The facelifted Clubman remains the Mini for sensible folk, combining much of the hatchback’s dynamism with a dose of the Countryman’s practicality...

It’s a curious thing, the Clubman. It isn’t the compact Mini founder Alec Issigonis would have imagined, nor does it make quite as strong a lifestyle statement as the chic hatchbacks (although whether the five-door is a successful styling exercise can be debated for hours), stylish Convertible or adventurous Countryman. Instead, the Clubman is the Mini for those fans of the brand who desire the best of both worlds: the driving pleasure of the hatches melded with some of the Countryman’s practicality. The question is, more than four years into its model cycle, does the Clubman retain enough clout to woo those buyers?

Mini hasn’t been resting on its laurels, however. Last year, the barn-doored Clubman underwent somewhat of a subtle transformation, gaining a wider front grille, LED headlamps encircled by daytime-running lights and Union Jack-motif taillamps (the team were split right in the middle on these). As standard, the Cooper S model – one of three, by the way – features 17-inch alloys; items going up to 19 inches in size are on offer.

Inside, little changed because widescale revisions arguably weren’t needed. The Clubman still features a different facia design to those of the smaller Minis but the same level of impressive perceived quality, with extensive soft-touch surfacing and a rock-solid feel. The perfectly aligned driving impression is present, too, and the driver’s seat can be lowered right to the floor to accommodate pilots of all shapes and sizes. Legroom aft is acceptable rather than generous, and the boot is a moderate size.

Of course, one of the defining qualities of a modern Mini is the sheer breadth of customisation options, should you be willing to increase your monthly instalments. For the facelifted Clubman, Mini offers the aforementioned new range of alloy wheel styles, as well as fresh interior trims and matrix LED headlamps (for R6 100 more).

The biggest change was recently wrought underneath the lightly refreshed skin. The last time we tested a Cooper S Clubman, it featured an eight-speed torque-converter automatic transmission from ZF shared with myriad BMW models. It was unquestionably one of the finest slush boxes ever fitted to a production car and we were therefore surprised that Mini had decided to replace it with a seven-speed dual-clutch option.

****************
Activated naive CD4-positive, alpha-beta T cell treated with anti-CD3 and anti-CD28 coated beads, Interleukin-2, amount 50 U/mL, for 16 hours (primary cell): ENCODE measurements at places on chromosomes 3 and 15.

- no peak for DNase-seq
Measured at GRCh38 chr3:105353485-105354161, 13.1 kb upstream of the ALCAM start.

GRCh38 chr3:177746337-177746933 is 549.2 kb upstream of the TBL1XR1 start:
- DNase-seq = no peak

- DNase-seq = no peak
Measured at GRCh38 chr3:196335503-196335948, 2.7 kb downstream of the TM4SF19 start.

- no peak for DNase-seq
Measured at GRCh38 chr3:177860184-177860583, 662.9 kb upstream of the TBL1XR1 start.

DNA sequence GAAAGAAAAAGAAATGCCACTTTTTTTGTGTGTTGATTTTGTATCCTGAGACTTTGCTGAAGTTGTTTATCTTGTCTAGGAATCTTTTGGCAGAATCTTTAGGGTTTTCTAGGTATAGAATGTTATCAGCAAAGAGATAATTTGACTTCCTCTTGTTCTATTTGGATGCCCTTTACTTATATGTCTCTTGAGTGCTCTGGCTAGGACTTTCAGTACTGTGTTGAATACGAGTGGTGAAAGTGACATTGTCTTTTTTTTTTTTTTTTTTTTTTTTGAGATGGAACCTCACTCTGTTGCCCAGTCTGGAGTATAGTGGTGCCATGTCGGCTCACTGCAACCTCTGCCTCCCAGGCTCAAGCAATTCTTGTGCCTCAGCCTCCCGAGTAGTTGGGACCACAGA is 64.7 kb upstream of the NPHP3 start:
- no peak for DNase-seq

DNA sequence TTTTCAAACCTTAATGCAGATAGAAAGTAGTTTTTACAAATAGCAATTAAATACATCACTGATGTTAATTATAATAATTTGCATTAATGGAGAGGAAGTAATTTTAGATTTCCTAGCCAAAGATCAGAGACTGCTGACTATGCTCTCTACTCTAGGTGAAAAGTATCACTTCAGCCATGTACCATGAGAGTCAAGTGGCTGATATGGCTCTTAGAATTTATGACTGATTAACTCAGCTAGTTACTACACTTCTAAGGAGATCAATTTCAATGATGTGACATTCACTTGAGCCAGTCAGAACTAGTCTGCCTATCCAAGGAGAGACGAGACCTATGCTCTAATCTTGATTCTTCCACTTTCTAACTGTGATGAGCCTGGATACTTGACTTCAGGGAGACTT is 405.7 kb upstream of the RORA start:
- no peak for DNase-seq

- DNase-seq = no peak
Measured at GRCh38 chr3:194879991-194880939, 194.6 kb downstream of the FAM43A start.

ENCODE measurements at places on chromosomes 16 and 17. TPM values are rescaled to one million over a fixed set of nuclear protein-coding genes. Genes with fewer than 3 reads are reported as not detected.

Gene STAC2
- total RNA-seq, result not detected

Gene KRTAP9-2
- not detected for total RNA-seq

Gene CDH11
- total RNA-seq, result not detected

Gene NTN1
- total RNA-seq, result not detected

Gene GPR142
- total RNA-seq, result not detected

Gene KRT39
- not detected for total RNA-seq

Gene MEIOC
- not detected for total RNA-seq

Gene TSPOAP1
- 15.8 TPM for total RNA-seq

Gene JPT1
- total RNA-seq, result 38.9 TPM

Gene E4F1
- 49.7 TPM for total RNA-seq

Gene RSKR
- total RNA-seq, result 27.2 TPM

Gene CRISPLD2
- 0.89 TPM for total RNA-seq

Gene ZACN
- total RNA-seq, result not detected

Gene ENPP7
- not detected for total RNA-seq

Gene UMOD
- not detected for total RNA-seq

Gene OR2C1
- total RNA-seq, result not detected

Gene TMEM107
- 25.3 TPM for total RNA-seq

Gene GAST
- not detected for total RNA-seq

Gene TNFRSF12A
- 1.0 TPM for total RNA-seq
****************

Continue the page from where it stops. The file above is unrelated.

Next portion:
We needn’t have worried. There’s little of the low-speed lethargy that often afflicts such transmissions and changes on the move are quick and seamless.

In similar ambient conditions to those in which we tested the older model, the new Clubman shaved 0,13 seconds from the 0-100 km/h time and was quicker in some of the 20 km/h in-gear increments and slower in others due to the gearchange points of the ‘box being different. Effectively, the speedier dual-clutch has made little performance difference and it’s odd that gearshift paddles are a pricey R8 100 option.

However, the cultured drivetrain combination is a more fuel-efficient one borne out by Mini’s claim: 6,2 L/100 km on the mixed-use cycle versus 7,90 L/100 km previously. We recorded a 1,2 L/100 km drop on our standardised fuel route. Even accounting for dissimilar traffic conditions on either days on which the testing was done, that’s a mighty impressive improvement.

The Clubman’s driving manners are much as before, despite the option of a 10 mm reduction in the ride height, as well as adaptive dynamics. There’s a slight restlessness to the ride that soon smooths out as speeds increase and a chuckability that’s absent in its more grown-up rivals. The steering is quick and direct, the brake pedal firm underfoot and understeer sets in late. The Clubman is a joy to drive.



TEST SUMMARY

There remains much to like and admire about the Clubman. Yes, it’s priced more than R40 000 above the mechanically identical Cooper S five-door and some spec items such as the gearshift paddles and leather trim should be standard. However, viewed as an alternative to the Mercedes-Benz A200 and BMW 118i (the latter we rate very highly), the Cooper S Clubman offers better performance, more engaging driving characteristics and equally impressive interior appointments. That Audi A3 40 TFSI is tempting, however.

That said, there are many idiosyncratic reasons to consider the quirky Clubman, and they’re all those pleasurable qualities lacking in the accomplished but otherwise straight-laced Germans.

ROAD TEST SCORE

Clubman MINI Cooper S Clubman
  • Price: R532,277
  • 0-100 km/h: 7.2
  • Power ([email protected]/min): 141 KW @ 5000-6000
  • Torque ([email protected]/min): 280 N.m @ 1250-4600
  • Top speed: 228
  • Claimed cons. (l/100 km): 6.2 l/100 KM's
  • C02 emissions (g/km): 123 g/KM
Clubman MINI Cooper S Clubman
  • Price: R581,864
  • 0-100 km/h: 7.2
  • Power ([email protected]/min): 141 KW @ 5000-6000
  • Torque ([email protected]/min): 280 N.m @ 1250-4600
  • Top speed: 228
  • Claimed cons. (l/100 km): 6.2 l/100 KM's
  • C02 emissions (g/km): 123 g/KM